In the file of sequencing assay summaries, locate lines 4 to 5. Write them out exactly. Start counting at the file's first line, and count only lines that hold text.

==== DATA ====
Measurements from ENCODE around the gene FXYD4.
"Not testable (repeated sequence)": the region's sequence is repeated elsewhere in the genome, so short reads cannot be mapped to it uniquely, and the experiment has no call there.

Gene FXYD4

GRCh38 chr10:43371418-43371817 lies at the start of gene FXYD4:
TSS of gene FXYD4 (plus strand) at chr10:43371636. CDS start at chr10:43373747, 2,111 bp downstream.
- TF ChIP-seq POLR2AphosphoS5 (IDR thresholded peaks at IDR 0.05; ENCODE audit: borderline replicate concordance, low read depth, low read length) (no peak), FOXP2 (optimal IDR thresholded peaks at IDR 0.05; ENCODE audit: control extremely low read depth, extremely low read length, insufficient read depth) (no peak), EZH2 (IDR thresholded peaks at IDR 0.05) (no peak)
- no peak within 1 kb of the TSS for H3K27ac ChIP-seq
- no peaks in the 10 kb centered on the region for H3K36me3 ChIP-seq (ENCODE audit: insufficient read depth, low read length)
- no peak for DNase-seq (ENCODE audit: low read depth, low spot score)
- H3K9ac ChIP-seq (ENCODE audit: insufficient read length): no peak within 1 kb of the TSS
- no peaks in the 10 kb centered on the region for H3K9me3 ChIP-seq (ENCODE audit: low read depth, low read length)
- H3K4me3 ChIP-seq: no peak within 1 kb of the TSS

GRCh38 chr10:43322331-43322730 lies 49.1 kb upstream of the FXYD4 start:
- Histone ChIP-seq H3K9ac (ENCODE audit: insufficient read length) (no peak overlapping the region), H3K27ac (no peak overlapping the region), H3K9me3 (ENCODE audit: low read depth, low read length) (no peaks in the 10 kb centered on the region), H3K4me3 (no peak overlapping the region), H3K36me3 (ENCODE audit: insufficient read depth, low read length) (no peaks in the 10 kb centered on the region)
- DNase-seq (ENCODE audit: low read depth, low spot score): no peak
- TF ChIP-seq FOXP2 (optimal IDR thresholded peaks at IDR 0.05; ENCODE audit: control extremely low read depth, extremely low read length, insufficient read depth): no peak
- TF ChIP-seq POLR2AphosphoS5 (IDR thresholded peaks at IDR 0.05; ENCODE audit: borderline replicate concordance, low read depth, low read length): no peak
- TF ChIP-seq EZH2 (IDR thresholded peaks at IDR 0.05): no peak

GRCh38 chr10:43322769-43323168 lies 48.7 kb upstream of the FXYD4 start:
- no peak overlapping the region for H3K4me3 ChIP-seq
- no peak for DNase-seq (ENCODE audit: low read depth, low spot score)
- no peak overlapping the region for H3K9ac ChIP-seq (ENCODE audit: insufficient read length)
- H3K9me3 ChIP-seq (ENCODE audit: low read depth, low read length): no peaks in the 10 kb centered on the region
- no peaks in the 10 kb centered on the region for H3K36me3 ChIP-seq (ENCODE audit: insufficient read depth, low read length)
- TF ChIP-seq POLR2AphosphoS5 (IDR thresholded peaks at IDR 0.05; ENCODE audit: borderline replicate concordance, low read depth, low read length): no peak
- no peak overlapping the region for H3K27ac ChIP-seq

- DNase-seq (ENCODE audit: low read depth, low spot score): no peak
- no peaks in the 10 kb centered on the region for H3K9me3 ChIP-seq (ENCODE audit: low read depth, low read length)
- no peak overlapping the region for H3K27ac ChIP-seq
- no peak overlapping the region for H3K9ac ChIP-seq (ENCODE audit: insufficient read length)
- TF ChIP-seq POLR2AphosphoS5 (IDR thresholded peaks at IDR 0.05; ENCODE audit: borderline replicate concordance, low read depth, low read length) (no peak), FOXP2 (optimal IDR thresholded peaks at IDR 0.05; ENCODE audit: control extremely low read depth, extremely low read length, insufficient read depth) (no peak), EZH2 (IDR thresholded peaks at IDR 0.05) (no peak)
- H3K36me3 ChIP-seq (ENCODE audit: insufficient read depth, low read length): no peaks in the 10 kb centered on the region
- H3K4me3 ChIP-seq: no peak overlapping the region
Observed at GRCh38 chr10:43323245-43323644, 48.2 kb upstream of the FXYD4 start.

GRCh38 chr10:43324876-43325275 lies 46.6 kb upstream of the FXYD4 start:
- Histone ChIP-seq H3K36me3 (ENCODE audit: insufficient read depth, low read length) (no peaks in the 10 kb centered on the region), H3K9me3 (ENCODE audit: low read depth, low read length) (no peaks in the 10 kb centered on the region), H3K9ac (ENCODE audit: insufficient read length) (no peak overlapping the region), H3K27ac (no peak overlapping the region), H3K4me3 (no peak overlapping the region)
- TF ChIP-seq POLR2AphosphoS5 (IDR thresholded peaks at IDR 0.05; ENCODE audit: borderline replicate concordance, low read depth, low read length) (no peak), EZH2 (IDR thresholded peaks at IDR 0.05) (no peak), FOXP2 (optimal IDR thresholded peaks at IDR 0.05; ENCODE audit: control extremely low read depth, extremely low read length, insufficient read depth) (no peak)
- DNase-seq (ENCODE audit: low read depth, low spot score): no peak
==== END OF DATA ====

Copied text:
GRCh38 chr10:43371418-43371817 lies at the start of gene FXYD4:
TSS of gene FXYD4 (plus strand) at chr10:43371636. CDS start at chr10:43373747, 2,111 bp downstream.